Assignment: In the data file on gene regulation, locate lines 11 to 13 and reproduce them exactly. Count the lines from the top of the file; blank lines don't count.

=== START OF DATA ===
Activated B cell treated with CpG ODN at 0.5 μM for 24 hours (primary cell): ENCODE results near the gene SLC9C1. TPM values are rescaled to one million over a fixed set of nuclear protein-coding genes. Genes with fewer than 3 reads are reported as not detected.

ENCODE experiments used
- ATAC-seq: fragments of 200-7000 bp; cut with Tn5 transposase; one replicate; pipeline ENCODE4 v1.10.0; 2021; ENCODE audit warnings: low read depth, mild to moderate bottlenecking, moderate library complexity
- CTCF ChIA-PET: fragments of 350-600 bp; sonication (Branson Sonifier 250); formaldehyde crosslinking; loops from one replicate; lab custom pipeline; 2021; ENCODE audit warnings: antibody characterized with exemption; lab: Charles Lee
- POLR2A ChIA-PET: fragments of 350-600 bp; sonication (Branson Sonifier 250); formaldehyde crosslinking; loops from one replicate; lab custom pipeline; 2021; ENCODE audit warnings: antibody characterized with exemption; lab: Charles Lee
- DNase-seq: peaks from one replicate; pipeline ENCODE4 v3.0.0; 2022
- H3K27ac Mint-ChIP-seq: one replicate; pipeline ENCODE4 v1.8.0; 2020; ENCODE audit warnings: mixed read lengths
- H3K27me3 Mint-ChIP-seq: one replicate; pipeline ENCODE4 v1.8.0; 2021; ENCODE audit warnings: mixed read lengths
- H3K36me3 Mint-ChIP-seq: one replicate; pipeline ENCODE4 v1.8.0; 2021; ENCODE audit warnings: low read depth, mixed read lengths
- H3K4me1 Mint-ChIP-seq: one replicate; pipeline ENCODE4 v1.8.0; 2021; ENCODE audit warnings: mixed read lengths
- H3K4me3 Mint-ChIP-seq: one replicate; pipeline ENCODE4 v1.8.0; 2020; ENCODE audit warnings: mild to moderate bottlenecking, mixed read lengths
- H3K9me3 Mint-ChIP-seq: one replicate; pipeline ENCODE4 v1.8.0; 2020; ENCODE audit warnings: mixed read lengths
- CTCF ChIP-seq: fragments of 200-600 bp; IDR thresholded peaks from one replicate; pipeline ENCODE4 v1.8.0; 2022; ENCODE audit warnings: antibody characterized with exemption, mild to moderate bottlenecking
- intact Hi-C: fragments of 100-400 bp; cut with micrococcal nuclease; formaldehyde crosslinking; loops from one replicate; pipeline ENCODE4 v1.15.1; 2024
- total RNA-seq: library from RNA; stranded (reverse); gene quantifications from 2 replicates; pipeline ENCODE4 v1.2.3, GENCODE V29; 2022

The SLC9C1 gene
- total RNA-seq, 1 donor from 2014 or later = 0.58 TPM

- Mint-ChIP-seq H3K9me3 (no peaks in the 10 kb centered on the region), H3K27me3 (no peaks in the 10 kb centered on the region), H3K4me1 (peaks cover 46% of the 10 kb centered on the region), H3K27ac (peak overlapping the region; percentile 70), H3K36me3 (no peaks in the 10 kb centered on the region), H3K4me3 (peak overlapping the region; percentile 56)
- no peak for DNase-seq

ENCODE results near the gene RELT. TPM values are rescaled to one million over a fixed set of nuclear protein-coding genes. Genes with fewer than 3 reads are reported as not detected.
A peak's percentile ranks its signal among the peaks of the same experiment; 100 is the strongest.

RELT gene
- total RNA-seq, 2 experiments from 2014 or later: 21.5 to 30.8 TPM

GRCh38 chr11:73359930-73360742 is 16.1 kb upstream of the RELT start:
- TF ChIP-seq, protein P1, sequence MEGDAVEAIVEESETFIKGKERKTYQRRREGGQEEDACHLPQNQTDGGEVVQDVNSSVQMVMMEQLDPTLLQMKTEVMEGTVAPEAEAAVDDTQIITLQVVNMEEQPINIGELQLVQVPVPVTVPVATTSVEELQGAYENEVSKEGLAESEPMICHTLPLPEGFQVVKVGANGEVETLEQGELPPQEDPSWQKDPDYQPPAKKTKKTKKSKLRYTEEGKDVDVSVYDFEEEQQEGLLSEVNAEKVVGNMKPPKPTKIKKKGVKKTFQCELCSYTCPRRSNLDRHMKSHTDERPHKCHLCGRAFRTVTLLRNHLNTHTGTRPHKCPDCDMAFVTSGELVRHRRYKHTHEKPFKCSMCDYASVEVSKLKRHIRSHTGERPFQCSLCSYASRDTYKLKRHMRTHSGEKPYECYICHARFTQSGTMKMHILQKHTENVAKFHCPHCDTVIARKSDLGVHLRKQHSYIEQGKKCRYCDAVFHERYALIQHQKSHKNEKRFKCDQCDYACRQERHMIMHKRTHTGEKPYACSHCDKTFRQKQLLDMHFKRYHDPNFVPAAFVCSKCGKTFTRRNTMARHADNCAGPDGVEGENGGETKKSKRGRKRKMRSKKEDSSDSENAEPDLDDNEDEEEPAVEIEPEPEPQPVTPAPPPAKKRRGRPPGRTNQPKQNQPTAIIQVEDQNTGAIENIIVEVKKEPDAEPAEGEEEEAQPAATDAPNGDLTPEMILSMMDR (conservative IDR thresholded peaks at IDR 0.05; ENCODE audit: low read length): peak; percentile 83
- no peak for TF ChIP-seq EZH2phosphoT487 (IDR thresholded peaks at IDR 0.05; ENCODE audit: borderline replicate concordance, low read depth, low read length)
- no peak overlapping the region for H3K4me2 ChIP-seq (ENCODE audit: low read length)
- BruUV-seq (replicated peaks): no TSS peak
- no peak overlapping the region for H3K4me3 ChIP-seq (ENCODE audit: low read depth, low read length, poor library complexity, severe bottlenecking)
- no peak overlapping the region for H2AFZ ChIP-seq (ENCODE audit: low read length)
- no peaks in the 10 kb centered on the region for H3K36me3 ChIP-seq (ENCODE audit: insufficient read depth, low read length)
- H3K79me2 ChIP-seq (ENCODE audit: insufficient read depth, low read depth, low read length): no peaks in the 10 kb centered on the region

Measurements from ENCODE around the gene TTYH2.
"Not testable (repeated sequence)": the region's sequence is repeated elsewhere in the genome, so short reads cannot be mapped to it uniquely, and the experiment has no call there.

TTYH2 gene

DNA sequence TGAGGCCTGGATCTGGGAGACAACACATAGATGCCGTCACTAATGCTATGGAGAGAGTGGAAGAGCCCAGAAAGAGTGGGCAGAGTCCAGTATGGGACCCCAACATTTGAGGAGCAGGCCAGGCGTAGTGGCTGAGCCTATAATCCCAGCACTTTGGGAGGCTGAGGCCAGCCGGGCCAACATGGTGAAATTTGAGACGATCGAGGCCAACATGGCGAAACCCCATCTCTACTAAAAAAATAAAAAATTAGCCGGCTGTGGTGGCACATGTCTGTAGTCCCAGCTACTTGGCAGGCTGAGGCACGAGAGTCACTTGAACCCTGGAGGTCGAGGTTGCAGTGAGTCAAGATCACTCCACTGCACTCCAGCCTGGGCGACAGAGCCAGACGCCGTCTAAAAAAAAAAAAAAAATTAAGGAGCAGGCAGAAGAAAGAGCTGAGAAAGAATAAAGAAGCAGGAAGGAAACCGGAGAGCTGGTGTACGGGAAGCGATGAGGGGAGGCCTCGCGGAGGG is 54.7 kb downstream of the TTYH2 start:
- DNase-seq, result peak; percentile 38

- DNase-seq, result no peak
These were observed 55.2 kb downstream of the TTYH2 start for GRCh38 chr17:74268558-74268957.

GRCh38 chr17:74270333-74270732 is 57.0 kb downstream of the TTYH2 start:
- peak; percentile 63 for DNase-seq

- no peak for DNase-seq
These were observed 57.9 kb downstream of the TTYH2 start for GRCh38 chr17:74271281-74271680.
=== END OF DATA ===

- H3K4me3 Mint-ChIP-seq: one replicate; pipeline ENCODE4 v1.8.0; 2020; ENCODE audit warnings: mild to moderate bottlenecking, mixed read lengths
- H3K9me3 Mint-ChIP-seq: one replicate; pipeline ENCODE4 v1.8.0; 2020; ENCODE audit warnings: mixed read lengths
- CTCF ChIP-seq: fragments of 200-600 bp; IDR thresholded peaks from one replicate; pipeline ENCODE4 v1.8.0; 2022; ENCODE audit warnings: antibody characterized with exemption, mild to moderate bottlenecking